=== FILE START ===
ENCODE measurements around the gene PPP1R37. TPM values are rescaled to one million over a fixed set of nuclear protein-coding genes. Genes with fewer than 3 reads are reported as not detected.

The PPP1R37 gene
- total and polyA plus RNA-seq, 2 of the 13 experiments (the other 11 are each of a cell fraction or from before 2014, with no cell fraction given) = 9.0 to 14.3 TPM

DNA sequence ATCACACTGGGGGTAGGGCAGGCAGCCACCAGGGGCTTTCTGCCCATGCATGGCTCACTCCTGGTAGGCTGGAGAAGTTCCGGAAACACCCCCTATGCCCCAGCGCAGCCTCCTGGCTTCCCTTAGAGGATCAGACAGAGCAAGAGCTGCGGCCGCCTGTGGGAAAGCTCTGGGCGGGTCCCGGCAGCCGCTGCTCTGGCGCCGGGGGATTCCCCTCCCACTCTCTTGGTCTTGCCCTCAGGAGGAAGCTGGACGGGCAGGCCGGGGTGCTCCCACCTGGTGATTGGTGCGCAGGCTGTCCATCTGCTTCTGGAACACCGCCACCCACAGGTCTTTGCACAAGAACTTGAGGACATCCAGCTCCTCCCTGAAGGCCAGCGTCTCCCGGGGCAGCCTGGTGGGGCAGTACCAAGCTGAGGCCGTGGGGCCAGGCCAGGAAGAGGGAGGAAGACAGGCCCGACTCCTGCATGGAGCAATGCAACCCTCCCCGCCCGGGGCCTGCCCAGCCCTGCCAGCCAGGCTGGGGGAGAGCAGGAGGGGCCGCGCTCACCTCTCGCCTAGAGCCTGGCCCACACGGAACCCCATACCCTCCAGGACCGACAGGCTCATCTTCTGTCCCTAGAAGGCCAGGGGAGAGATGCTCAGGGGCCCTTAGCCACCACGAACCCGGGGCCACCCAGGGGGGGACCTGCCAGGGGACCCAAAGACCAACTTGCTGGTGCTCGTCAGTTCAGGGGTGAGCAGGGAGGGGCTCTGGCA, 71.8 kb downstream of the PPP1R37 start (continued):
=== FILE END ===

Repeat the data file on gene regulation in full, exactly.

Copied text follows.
ENCODE measurements around the gene PPP1R37. TPM values are rescaled to one million over a fixed set of nuclear protein-coding genes. Genes with fewer than 3 reads are reported as not detected.

The PPP1R37 gene
- total and polyA plus RNA-seq, 2 of the 13 experiments (the other 11 are each of a cell fraction or from before 2014, with no cell fraction given) = 9.0 to 14.3 TPM

DNA sequence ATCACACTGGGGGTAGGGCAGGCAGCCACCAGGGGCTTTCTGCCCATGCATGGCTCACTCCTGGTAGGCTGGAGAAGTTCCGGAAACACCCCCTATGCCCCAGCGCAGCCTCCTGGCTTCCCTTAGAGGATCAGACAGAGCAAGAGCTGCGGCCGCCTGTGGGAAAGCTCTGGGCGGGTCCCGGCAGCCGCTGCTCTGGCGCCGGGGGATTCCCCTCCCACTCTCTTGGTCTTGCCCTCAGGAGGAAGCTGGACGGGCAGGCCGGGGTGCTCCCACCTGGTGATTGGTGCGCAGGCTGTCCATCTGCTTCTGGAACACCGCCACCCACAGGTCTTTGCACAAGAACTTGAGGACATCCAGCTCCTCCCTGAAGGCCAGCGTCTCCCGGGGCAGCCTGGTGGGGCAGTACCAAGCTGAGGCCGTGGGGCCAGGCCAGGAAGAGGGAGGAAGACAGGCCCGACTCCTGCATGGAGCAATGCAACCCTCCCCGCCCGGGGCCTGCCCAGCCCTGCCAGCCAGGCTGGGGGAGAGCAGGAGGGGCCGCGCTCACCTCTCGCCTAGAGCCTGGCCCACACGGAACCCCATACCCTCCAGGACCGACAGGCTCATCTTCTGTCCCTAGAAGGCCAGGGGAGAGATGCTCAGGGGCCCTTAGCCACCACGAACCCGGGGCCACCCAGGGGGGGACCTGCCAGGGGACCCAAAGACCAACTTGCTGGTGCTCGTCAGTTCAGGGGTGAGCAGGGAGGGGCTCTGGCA, 71.8 kb downstream of the PPP1R37 start (continued):